These skills take practice to achieve satisfaction, so it’s okay if you’re not right where you want to be when you get started. Give yourself some time to develop a pattern of behaviors that work well for you and I think you’ll be surprised with what your mind is capable of teaching. The more practice you put into these activities, the more automatic your responses will become because your mind and body will recognize the positive aspects of your new journey. Throughout your exploration you’ll be able to find activities that work right for you.
About the author:
Bryan Schon, MA, LPC, NCC is a Licensed National Board-Certified Counselor helping teens and adults overcome anxiety and stress in Farmington, CT.
866-887-6864 extension 816
Jim Moutinho was a guest today on the Brad Davis with Gary Byron discussing how to help loved ones suffering from depression or mental health issues. For the full interview go to www.talkofconnecticut.com
On May 31, 2019, Jim Moutinho appeared on the Brad Davis Show The Talk of Connecticut 1360am to discuss responsible alcohol use and the family. Topics included alcohol use in society, evaluating what is problematic drinking versus responsible drinking, discussing topics with children and family, and upcoming family outings where alcohol is present.
go to www.talkofconnecticut.com to listen to the broadcast.
On April 26th, 2019 Jim Moutinho joined Paul Pacelli of the Talk of Connecticut 1360am to discuss the risk of increased use of Benzodiazepines in adolescents and adults. Topics include what they are, addiction potential and alternative treatment options. Go to www.talkofconnecticut.com or subcribe to the Talk of Connecticut Podcast for all the latest topics impacting Connecticut.
Apr 3, 2019
On March 29, 2019 Jim Moutinho, Founder/Director of Advanced Treatment Solutions stopped by the Talk of Connecticut WDRC 1360 and spoke to Brad Davis about the opiate crisis and best practices for treating individuals struggling with opiates. Topics include overdose, evaluations, Medication-Assisted Treatment options, and counseling. Click above for the entire interview.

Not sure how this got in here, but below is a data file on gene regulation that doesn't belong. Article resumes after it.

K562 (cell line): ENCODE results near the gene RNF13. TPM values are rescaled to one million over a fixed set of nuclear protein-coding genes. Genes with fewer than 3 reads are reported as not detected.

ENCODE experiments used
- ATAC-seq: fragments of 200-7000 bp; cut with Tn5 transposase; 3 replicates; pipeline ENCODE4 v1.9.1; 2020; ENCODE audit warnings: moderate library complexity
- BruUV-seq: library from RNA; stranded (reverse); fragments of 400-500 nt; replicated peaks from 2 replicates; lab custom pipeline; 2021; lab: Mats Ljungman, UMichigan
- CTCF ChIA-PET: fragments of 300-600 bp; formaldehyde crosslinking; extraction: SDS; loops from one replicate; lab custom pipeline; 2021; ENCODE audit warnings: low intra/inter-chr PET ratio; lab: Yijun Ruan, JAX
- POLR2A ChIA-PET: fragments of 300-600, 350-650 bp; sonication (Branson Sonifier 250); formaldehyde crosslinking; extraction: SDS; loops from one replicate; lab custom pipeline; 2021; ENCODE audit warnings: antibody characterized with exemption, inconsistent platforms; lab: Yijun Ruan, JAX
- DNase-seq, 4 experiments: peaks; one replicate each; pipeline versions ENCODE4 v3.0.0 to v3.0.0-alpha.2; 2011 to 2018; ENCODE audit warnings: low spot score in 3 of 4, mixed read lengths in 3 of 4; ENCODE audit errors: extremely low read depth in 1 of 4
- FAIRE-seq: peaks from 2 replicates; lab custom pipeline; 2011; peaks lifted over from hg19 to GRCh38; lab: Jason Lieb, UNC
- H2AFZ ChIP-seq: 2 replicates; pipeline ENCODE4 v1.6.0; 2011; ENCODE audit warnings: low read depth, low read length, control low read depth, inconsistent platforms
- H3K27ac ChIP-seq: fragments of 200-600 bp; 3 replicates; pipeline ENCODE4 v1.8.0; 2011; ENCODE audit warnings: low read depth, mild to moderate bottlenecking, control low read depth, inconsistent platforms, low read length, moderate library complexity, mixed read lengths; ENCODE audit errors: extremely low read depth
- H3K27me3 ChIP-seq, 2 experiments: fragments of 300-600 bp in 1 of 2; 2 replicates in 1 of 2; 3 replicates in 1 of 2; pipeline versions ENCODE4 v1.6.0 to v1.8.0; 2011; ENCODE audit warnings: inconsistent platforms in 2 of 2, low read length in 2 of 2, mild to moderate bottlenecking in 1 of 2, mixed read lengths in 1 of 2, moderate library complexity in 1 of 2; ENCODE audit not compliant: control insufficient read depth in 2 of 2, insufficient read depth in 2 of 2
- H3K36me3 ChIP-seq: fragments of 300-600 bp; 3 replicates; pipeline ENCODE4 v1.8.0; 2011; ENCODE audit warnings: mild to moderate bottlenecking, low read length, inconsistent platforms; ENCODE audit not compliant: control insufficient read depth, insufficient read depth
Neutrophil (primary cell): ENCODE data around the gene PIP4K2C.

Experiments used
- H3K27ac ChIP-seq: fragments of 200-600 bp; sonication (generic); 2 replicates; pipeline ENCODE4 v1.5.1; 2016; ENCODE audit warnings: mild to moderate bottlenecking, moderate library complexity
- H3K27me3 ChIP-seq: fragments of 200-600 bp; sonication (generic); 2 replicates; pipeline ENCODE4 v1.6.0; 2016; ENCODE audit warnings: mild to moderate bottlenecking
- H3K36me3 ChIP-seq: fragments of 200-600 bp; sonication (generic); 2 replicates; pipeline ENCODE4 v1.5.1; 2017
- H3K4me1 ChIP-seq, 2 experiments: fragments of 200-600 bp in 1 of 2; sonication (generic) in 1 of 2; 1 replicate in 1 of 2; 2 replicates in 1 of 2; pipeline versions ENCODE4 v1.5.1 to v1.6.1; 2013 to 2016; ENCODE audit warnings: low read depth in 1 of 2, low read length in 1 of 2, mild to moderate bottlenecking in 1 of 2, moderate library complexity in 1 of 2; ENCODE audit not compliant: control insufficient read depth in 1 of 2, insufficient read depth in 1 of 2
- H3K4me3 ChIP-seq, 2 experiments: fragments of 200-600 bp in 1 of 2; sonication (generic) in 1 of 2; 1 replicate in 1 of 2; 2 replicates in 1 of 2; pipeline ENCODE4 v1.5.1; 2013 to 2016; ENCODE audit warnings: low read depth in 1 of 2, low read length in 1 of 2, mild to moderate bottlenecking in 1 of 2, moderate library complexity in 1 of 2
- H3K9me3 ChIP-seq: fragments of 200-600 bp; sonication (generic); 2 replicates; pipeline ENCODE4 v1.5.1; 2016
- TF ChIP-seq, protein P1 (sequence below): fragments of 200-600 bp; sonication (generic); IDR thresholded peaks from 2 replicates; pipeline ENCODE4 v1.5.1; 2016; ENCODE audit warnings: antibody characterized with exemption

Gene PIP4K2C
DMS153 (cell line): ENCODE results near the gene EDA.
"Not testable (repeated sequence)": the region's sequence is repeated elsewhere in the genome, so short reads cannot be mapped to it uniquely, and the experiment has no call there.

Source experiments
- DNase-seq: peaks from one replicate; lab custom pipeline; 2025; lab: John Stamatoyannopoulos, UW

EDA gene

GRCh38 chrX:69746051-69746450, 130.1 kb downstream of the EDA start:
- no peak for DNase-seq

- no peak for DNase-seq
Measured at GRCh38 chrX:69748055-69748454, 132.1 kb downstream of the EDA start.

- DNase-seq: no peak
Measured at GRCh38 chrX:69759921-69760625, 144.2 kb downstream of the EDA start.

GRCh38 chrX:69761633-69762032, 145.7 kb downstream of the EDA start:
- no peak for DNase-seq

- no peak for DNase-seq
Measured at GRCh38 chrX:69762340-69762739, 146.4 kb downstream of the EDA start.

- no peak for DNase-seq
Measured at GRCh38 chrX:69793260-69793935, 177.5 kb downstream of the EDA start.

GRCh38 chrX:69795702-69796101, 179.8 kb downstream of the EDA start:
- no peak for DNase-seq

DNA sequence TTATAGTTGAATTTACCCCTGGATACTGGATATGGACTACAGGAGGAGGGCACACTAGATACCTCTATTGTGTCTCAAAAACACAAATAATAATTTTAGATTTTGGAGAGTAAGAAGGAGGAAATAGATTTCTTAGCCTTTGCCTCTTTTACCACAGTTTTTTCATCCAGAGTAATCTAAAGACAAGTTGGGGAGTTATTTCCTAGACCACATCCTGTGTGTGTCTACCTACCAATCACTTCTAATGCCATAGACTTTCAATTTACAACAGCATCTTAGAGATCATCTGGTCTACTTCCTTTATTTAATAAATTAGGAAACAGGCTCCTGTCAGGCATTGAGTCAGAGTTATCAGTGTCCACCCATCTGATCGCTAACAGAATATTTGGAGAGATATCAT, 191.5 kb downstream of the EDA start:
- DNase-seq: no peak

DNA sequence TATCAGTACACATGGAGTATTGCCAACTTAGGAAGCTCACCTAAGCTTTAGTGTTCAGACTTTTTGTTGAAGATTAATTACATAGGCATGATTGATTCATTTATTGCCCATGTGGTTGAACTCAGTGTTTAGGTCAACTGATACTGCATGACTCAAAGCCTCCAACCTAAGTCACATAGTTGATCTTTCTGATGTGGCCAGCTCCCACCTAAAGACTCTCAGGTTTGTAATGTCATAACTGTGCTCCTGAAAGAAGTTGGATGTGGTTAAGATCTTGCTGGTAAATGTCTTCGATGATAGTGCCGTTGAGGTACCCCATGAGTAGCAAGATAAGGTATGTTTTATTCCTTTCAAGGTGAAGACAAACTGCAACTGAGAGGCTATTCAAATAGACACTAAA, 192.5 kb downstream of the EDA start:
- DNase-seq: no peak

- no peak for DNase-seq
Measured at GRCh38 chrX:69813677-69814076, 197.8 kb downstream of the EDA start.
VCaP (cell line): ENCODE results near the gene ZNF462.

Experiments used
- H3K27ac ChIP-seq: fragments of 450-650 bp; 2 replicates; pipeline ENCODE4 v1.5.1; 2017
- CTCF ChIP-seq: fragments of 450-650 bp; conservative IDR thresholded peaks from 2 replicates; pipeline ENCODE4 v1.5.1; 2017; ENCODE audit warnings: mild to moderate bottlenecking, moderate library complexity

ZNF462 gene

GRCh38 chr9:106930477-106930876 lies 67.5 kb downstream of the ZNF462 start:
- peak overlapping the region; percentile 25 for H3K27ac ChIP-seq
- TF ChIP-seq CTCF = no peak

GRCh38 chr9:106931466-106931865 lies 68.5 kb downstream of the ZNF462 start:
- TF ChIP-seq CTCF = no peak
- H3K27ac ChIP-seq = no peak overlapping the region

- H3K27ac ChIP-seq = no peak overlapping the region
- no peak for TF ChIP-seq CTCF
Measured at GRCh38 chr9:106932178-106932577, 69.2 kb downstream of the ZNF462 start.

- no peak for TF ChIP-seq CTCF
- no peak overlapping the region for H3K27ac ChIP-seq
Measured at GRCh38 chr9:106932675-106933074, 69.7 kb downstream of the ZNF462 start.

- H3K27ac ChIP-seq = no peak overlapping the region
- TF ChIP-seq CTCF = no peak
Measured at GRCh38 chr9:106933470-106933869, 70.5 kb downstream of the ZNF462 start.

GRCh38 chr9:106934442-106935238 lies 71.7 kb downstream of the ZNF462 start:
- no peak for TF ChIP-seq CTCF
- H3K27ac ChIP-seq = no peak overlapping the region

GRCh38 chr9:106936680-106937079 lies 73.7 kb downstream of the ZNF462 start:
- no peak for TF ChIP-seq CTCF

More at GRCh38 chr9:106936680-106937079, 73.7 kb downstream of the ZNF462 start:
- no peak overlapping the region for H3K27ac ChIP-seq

Feb 16, 2019
JIM MOUTINHO, National Board Certified Counselor and Founder of Advanced Treatment Solutions was on with Brad Davis on February 15th, 2019 to talk about the new legislation that would provide Medicare reimbursement to counselors and marriage and family therapists.
For more about the legislation and it's importance for seniors read below taken from www.counseling.org
On Jan. 31, Senator John Barrasso (R-WY), Senator Debbie Stabenow (D-MI), Representative Mike Thompson (D-CA) and Representative John Katko (R-NY) introduced the Mental Health Access Improvement Act of 2019. This measure would include Licensed Professional Counselors (LPCs) and Marriage and Family Therapists as covered Medicare providers.
Why this bill is important.
Medicare does not include Licensed Professional Counselors in its coverage. Medicare beneficiaries are often at higher risk for mental health problems, such as depression and opioid addiction, yet older Americans are the least likely to receive mental health services. Only 1 in 5 older Americans receive needed mental health care, according to the National Alliance on Mental Illness (NAMI).
Medicaid recipients can see an LPC and Medicaid will cover them—until they reach 65. Many individuals with private health insurance have mental health coverage but, once they retire, find that they can no longer afford to see an LPC. The passage of this legislation will enable Medicare to help the 4 out 5 seniors currently not receiving much-needed mental health care. In rural areas, there are often more LPCs available than all of the other types of mental health professionals, combined, in practice.